Residents in our region of the country are known for their love of the water. But we all are acutely aware that electricity and water are a dangerous – and possibly fatal – combination. Swimmers and boat owners at piers, docks and marinas need to take a few steps to make sure their time in and on the water is safe.
While this might seem like common sense, boats and docks are often powered by electricity. One mistake could lead to tragedy.
Unfortunately, there is no visible warning to electrified water. Electric current in water causes paralysis of muscles, which results in drowning. As a little as 10 milliamps (1/50th of the amount used by a 60 watt light bulb) can cause paralysis and drowning.
If you are swimming – or have contact with water – and feel a tingling, the water might be electrified. Immediately get out of the water and avoid using metal objects such as a ladder. Immediately alert others, try to stay upright, tuck legs to be smaller, and swim away from anything that could be energized.
If you believe an electrical drowning is occurring, immediately turn off all power, throw a life ring to the person and call 911. Do not enter the water, as it could still be electrified.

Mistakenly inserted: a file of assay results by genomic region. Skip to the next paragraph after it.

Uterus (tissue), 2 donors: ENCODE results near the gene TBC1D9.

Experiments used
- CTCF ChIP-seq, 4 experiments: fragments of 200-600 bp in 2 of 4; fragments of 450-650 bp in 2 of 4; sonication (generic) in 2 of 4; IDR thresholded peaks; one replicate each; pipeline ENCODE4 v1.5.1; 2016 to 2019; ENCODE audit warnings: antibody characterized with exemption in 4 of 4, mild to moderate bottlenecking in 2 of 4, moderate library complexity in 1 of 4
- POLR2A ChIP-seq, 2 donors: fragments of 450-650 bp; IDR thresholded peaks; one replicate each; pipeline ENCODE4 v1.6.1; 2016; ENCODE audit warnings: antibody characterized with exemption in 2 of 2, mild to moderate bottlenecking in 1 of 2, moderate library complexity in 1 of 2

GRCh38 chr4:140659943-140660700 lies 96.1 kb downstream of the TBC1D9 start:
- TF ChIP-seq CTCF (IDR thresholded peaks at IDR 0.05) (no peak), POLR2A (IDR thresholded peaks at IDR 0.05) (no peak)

If you own a dock or pier, install Ground Fault Circuit Interrupters (GFCI) and test them monthly. Be sure to use portable “UL-Marine List” GFCIs when using electricity near water.
If you own a boat that uses electricity, consider having Equipment Leakage Circuit Interrupters (ELCI) installed to protect swimmers from electric shock in the water around the boat.
The Energy Education Council recommends that all electrical installations be performed by a professional electrical contractor familiar with marine codes and standards. Additionally, neighboring docks can present a shock hazard. Make sure your neighbors are aware of the need of safety inspections and maintenance.
The organization also recommends that individuals not swim around docks with electrical equipment or boats plugged into shore power. Many ESD (electrical shock drowning) deaths have occurred around private docks and boats plugged into shore power while docked.
At WFEC, safety is our top priority. We value your membership. We value you.